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Need Help From Those With Experience, Blood Test?


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6 replies to this topic

#1 arian

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Posted 04 September 2012 - 11:08 AM

I just got my blood test back from the allergist, and he said my body is making antibodies against gluten. The thing is, I just wanted to confirm through him, what I already knew ( I knew before the appointment that I was gluten intolerant from my own elimation diet ) Anyway, heres my question. I haven't eaten ANY gluten in over 2 months, but it's still showing up on the blood test. Does this mean I'm possibly celiac or highly intolerant? For ex. if i was eating gluten everyday for six weeks before the test, would the antibody number be extremely high? thank you!
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#2 T.H.

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Posted 04 September 2012 - 11:15 AM

If you have antibodies, my understanding is that this is Celiac Disease; gluten intolerance doesn't involve the antibodies. Not as I understand it, anyway. I believe it is an entirely different physiological reaction than Celiac Disease.

Gluten contamination might be the explanation for the still high numbers, in that case, or if you were severely damaged and had extremely high antibodies, they might not have dropped enough yet. I think the former is more likely, though.
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T.H.

Gluten free since August 10, 2009.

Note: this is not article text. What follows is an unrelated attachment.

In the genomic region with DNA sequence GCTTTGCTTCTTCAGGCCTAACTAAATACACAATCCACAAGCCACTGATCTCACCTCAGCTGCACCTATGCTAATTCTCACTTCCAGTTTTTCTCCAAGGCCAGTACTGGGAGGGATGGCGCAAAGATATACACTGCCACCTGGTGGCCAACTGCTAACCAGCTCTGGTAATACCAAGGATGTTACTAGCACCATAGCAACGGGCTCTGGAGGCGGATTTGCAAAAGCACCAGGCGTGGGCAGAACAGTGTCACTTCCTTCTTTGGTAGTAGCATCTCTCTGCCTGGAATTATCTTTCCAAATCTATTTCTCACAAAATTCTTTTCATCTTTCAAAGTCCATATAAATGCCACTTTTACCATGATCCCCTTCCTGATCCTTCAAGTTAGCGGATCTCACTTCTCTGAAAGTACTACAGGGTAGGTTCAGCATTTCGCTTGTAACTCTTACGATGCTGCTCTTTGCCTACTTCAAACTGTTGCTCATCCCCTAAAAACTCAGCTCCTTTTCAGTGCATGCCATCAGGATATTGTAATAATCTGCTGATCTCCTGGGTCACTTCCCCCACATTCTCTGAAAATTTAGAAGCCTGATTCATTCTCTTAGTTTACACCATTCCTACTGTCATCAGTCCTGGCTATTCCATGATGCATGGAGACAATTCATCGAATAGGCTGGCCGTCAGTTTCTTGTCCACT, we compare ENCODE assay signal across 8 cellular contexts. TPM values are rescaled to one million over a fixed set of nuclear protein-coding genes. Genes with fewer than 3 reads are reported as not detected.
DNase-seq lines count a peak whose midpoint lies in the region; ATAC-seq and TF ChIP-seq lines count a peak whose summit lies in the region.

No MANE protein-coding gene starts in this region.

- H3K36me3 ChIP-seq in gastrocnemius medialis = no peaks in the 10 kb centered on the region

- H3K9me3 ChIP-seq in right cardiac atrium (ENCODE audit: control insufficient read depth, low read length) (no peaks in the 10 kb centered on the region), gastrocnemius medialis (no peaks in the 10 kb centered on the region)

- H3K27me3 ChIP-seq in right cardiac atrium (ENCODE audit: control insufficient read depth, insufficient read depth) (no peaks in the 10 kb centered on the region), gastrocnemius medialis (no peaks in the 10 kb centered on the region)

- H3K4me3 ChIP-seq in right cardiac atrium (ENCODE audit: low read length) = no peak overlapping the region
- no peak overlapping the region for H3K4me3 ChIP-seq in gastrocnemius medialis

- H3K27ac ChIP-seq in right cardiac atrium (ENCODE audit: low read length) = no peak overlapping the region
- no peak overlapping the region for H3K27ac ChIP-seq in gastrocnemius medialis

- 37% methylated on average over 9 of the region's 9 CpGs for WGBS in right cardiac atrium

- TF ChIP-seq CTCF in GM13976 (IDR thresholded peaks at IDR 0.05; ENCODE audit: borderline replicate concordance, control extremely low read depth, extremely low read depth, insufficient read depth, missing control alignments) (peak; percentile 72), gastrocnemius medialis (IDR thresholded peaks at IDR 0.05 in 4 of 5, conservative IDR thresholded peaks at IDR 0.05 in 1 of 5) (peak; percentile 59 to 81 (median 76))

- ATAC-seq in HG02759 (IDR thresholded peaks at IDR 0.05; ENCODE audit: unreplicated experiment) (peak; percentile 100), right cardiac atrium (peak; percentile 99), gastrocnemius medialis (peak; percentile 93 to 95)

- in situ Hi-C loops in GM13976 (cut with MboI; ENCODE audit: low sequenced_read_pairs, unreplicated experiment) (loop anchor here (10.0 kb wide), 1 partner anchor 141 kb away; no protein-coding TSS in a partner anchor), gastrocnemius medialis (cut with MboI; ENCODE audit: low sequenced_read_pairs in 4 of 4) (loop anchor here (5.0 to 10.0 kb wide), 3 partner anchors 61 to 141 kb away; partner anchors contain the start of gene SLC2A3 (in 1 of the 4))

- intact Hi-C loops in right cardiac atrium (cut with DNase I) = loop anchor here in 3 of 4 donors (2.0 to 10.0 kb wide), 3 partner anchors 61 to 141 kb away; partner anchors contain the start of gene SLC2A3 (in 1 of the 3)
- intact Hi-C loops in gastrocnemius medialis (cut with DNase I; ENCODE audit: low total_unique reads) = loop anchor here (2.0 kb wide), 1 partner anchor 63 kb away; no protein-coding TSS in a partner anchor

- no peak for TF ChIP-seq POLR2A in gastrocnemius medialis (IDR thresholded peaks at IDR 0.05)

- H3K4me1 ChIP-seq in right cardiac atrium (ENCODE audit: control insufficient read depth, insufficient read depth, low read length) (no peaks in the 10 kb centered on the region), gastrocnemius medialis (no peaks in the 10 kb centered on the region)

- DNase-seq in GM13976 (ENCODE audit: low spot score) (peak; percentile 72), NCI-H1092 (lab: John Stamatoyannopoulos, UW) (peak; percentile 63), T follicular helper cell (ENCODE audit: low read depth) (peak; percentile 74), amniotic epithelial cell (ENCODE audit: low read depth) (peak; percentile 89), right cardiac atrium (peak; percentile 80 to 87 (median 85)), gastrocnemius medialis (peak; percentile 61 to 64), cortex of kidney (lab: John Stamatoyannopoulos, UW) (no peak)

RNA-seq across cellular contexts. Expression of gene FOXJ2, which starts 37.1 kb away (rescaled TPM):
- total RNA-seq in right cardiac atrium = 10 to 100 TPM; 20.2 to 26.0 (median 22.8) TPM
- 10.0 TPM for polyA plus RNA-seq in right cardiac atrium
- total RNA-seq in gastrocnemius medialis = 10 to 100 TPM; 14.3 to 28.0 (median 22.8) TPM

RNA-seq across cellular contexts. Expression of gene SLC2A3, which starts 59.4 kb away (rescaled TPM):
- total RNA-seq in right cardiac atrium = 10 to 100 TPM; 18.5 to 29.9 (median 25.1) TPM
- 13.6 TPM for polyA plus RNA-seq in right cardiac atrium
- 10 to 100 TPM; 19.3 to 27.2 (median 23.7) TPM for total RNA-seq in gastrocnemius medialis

21 years with undiagnosed Celiac Disease

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#3 arian

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Posted 04 September 2012 - 11:25 AM

If you have antibodies, my understanding is that this is Celiac Disease; gluten intolerance doesn't involve the antibodies. Not as I understand it, anyway. I believe it is an entirely different physiological reaction than Celiac Disease.

Gluten contamination might be the explanation for the still high numbers, in that case, or if you were severely damaged and had extremely high antibodies, they might not have dropped enough yet. I think the former is more likely, though.

Thank you so much, thats what I thought :( the answer to 6 years of problems I think has been discovered, YAY:D I've been dealing with so many problems for so long, and not knowing the answer to what was causing all of it. I think I do now :)
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#4 IrishHeart

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Posted 04 September 2012 - 03:57 PM

What blood tests did he do? Just curious.

and...yes, as TH says, if your antibodies are high, you've got a gluten problem.
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"Life is not the way it's supposed to be. It's the way it is. The way we cope with it makes the difference." Virginia Satir

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Misdiagnosed for 25+ years; Finally Diagnosed with Celiac  11/01/10.  Double DQ2 genes. This thing tried to kill me. I view Celiac as a fire breathing dragon --and I have run my sword right through his throat.
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#5 Lisa

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Posted 04 September 2012 - 04:16 PM

Anyway, heres my question. I haven't eaten ANY gluten in over 2 months, but it's still showing up on the blood test. Does this mean I'm possibly celiac or highly intolerant? For ex. if i was eating gluten everyday for six weeks before the test, would the antibody number be extremely high? thank you!


I think you're asking that if you ate a full gluten diet, prior to your testing, would your results be more positive? Maybe, maybe not. But, that's not too important. Positive is Positive. :)

Can you post the type of blood test your allergist recommended and your full results? You have mentioned that you feel better off gluten, that's a piece of the puzzle.